Tanturi's is another of those solid, exciting dance orchestras that tango snobs like to denigrate - perhaps the most important after D'Arienzo and D'Agostino/Vargas. Even todotango can't seem to understand why this "mediocre" orchestra has become one of the favourites of recent years.
Whilst D'Arienzo is remembered largely despite his vocalists and D'Agostino because of them, Tanturi falls somewhere in the middle. He forged long lasting partnerships with unique vocalists, and it is thanks to them that the orchestra achieved the fame it did.
Odeón signed them in 1937 just to prevent them making records for anyone else (they did the same with Troilo), cutting just four sides. Real success came in 1939 with the incorporation of singer Alberto Castillo, and at the end of 1940 Tanturi signed with RCA-Victor. Castillo was a great showman as well as an excellent singer and he proved a great draw for the public, and it was no real surprise when he went solo in 1943, leaving behind 37 recordings with the orchestra which made him famous. Tanturi choose his replacement well, a young Uruguayian who was the only one not to try to imitate Castillo in the auditions. He took the stage name Enrique Campos. A less dramatic singer than Castillo, it's that very quality that made their recordings more beloved than those with Castillo for dancing.
El Bandoneón were "first to market" with a release of Tanturi, (Cuatro Compases with Alberto Castillo) but it was of low fidelity, and the follow up of Tanturi with Campos was even worse - basically unplayable. Salvation comes from Tango Argentino, who have two albums of Tanturi with Castillo, two with Campos, and a fifth with his later singers Osvaldo Ribó (Tanturi's main singer from 1946 onwards) and Roberto Videla.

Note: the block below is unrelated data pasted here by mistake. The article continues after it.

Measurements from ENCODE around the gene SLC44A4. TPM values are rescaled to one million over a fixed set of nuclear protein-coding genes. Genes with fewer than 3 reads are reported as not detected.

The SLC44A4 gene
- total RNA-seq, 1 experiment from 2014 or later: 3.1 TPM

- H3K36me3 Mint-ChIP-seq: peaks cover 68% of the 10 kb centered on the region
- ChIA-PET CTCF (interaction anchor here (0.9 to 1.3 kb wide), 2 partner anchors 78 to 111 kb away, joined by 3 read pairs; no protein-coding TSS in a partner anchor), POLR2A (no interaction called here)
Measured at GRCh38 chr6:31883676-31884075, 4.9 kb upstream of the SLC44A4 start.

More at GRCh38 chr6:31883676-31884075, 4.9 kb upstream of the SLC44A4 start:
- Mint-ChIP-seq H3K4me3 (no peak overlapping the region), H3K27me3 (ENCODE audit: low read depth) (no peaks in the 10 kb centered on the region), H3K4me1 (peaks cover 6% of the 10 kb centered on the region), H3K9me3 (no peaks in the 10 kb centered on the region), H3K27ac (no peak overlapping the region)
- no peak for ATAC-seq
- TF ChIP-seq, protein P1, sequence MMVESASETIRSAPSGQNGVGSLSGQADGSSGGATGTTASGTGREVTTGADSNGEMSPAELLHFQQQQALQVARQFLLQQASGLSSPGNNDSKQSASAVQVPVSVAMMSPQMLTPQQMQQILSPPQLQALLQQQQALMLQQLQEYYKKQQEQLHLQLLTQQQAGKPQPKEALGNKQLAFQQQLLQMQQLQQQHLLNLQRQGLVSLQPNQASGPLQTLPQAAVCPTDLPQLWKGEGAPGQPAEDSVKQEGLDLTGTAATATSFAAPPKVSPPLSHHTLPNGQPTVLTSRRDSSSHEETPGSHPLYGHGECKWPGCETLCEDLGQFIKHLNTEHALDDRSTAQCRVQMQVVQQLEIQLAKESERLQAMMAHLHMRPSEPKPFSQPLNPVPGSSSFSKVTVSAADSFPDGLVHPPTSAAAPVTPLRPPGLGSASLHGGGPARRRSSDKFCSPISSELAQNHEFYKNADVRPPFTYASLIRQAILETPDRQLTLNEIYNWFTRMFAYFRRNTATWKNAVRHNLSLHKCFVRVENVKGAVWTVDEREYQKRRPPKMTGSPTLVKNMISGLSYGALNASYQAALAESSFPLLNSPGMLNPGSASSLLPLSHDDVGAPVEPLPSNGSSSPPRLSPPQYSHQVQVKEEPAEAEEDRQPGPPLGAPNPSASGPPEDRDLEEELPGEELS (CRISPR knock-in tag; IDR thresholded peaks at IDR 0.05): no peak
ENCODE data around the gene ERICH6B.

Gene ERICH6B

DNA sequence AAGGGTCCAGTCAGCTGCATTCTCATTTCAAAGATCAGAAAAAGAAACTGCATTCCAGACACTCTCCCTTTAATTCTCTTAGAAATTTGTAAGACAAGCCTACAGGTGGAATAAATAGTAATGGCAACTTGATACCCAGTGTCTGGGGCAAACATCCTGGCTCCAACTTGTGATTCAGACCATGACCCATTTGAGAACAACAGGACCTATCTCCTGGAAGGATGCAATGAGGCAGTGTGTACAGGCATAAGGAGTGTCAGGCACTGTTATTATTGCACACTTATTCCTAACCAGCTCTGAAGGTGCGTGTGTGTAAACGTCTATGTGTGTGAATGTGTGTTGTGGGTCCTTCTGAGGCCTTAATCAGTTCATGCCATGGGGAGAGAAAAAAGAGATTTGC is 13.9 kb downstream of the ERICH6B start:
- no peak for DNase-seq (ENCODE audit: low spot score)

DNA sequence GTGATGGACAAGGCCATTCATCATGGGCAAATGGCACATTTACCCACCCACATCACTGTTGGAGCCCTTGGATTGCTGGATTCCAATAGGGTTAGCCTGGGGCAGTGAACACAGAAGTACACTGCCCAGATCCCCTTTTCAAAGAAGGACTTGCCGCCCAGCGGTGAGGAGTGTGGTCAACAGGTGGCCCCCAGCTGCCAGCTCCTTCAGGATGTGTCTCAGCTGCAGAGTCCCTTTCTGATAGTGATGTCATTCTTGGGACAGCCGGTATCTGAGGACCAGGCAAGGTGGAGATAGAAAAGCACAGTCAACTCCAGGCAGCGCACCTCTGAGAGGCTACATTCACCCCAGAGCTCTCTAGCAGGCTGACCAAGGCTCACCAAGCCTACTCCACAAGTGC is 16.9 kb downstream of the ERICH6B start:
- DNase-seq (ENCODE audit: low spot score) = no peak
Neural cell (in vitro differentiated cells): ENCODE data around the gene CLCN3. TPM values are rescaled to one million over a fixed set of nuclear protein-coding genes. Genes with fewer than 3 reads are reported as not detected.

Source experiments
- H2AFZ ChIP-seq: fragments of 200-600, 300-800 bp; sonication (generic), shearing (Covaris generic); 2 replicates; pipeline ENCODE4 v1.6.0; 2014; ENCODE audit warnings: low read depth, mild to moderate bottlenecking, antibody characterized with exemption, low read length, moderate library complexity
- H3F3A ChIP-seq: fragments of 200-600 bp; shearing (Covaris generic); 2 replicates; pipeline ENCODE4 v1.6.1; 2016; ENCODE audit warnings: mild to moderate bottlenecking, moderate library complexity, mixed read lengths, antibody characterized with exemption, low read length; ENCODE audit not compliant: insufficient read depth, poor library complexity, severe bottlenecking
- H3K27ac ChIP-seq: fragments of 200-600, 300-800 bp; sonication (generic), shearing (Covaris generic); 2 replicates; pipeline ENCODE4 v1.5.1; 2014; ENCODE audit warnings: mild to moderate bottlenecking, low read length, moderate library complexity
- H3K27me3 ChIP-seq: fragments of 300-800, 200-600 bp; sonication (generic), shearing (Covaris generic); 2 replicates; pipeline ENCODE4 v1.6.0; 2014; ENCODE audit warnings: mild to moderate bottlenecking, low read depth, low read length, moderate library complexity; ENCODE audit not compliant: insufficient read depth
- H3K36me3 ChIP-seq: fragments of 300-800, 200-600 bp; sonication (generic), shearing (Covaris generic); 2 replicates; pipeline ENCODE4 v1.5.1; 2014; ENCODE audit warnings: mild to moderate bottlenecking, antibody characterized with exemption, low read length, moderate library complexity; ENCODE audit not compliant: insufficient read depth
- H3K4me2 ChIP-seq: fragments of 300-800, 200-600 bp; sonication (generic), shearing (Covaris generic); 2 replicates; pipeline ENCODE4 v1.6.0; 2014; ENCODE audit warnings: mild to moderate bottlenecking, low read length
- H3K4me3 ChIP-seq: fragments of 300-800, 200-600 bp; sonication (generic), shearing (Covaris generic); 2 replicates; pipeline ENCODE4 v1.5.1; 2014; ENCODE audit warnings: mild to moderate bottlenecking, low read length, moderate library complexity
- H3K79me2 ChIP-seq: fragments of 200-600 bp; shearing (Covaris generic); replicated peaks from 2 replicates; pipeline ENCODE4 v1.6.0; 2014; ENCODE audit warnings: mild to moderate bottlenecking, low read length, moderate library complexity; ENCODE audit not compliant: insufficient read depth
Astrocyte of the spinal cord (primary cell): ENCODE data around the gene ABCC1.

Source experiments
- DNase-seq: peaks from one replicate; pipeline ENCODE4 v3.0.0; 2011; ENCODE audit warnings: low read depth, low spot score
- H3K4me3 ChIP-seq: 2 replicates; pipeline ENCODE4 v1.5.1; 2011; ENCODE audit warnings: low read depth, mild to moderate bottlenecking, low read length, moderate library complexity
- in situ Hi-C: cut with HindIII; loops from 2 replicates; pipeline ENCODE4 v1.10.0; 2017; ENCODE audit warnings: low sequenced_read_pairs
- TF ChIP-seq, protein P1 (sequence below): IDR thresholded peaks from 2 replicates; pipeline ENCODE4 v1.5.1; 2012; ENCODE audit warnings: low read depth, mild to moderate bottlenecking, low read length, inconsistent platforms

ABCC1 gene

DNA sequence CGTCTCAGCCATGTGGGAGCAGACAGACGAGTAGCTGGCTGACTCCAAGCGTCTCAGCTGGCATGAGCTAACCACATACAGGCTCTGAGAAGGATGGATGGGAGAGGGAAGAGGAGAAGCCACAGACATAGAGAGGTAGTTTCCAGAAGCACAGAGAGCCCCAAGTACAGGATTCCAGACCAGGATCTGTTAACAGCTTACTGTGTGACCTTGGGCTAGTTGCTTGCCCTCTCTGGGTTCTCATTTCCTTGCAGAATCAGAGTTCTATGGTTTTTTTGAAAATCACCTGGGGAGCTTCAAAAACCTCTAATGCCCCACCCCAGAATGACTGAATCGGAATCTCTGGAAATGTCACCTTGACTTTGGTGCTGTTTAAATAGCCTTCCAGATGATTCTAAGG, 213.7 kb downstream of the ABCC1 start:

What sort of buyer are you?
- I'm on a budget- I only want one album of Tanturi
- I want more
- I'm a DJ or collector - I must have everything
I'm on a budget - I only want I only want one album of Tanturi
It's not so easy to recommend a single album of Tanturi to you. Apart from the deleted album on RCA Club, there isn't a single album covering his whole career, and we're forced to choose between Castillo and Campos. Despite Tanturi/Campos being preferred by milongueros for dancing, we will go with Tanturi/Castillo: Castillo's drama makes these performances more involving.
Whilst Tango Argentino's first Tanturi/Castillo release contains their greatest hits, we will choose the second for it's variety: valses and especially some great milongas (Mozo Guapo and Mi Morocha) as well as some really upbeat early tangos (La Vida Es Corta, Pocas palabras and Comparsa Criolla, basically a rearrangement of Comme Il Faut under a different name).
I want more
This is easy! Just get all five volumes on Tango Argentino. They're great, and you won't regret it.
I'm a DJ or collector - I must have everything
Well, there isn't much more. Check out the album on Euro Records' Colección 78rpm - there you can pick up the great instrumental Argañaraz.